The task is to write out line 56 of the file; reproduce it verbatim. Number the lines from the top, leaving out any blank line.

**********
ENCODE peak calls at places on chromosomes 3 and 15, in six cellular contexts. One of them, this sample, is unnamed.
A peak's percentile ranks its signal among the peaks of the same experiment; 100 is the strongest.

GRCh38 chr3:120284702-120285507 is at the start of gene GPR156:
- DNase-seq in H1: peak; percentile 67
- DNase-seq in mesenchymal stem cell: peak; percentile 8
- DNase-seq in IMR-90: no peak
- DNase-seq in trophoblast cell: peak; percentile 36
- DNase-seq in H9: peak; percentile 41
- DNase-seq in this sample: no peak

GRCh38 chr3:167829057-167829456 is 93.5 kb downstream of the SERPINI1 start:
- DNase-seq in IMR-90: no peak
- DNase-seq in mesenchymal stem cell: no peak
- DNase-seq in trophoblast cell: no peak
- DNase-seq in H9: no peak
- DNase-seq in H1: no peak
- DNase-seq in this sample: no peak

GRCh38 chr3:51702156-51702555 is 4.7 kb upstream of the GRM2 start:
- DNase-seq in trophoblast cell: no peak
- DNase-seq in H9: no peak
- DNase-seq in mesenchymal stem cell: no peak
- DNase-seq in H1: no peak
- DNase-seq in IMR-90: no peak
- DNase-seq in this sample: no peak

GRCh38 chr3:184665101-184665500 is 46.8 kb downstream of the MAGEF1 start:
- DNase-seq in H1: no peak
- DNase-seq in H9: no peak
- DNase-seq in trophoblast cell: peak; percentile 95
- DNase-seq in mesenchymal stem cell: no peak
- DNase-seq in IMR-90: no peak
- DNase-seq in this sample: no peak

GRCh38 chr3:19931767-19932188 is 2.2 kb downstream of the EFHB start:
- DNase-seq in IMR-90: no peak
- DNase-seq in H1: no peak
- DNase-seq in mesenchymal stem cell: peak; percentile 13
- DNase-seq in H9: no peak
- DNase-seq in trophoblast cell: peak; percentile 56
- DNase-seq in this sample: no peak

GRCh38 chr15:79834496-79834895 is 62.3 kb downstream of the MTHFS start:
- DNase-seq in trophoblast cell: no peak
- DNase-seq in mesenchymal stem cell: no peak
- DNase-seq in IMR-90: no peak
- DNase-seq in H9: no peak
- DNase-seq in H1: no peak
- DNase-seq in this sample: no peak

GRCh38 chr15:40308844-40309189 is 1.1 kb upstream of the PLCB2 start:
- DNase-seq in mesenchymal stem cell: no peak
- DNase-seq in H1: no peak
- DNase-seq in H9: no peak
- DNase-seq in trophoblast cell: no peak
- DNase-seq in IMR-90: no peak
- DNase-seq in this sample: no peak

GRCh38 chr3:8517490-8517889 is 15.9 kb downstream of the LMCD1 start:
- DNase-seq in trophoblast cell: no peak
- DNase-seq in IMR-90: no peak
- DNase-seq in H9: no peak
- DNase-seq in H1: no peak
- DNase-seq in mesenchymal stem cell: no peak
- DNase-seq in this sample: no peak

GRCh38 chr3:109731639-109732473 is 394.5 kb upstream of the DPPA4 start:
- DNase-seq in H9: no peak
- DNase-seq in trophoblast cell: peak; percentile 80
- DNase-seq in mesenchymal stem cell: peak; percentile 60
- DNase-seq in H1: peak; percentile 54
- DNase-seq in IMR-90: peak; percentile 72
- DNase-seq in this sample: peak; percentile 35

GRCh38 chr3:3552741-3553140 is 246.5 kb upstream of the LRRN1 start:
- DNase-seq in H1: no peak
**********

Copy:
- DNase-seq in H1: no peak